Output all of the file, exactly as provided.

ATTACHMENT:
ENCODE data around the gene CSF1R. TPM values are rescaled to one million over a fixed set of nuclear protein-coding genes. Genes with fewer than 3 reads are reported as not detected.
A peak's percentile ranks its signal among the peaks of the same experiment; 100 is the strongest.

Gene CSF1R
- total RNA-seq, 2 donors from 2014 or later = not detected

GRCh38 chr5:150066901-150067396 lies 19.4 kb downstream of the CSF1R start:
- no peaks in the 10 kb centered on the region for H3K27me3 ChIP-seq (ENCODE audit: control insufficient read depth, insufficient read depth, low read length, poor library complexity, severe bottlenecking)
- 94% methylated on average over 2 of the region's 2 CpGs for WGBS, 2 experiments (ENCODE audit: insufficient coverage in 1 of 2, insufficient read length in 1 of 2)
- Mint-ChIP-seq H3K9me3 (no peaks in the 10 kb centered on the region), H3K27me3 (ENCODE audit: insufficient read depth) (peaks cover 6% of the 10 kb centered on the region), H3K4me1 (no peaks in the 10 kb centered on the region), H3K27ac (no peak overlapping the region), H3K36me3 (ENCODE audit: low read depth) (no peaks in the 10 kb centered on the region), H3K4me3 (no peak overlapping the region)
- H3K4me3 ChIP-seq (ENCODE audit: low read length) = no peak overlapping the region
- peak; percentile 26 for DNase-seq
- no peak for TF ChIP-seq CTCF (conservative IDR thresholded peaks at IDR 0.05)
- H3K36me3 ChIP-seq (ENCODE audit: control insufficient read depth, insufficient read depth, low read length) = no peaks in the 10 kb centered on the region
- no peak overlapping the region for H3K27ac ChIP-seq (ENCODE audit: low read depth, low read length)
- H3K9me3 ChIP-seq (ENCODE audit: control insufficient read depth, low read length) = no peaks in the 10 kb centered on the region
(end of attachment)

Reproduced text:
ENCODE data around the gene CSF1R. TPM values are rescaled to one million over a fixed set of nuclear protein-coding genes. Genes with fewer than 3 reads are reported as not detected.
A peak's percentile ranks its signal among the peaks of the same experiment; 100 is the strongest.

Gene CSF1R
- total RNA-seq, 2 donors from 2014 or later = not detected

GRCh38 chr5:150066901-150067396 lies 19.4 kb downstream of the CSF1R start:
- no peaks in the 10 kb centered on the region for H3K27me3 ChIP-seq (ENCODE audit: control insufficient read depth, insufficient read depth, low read length, poor library complexity, severe bottlenecking)
- 94% methylated on average over 2 of the region's 2 CpGs for WGBS, 2 experiments (ENCODE audit: insufficient coverage in 1 of 2, insufficient read length in 1 of 2)
- Mint-ChIP-seq H3K9me3 (no peaks in the 10 kb centered on the region), H3K27me3 (ENCODE audit: insufficient read depth) (peaks cover 6% of the 10 kb centered on the region), H3K4me1 (no peaks in the 10 kb centered on the region), H3K27ac (no peak overlapping the region), H3K36me3 (ENCODE audit: low read depth) (no peaks in the 10 kb centered on the region), H3K4me3 (no peak overlapping the region)
- H3K4me3 ChIP-seq (ENCODE audit: low read length) = no peak overlapping the region
- peak; percentile 26 for DNase-seq
- no peak for TF ChIP-seq CTCF (conservative IDR thresholded peaks at IDR 0.05)
- H3K36me3 ChIP-seq (ENCODE audit: control insufficient read depth, insufficient read depth, low read length) = no peaks in the 10 kb centered on the region
- no peak overlapping the region for H3K27ac ChIP-seq (ENCODE audit: low read depth, low read length)
- H3K9me3 ChIP-seq (ENCODE audit: control insufficient read depth, low read length) = no peaks in the 10 kb centered on the region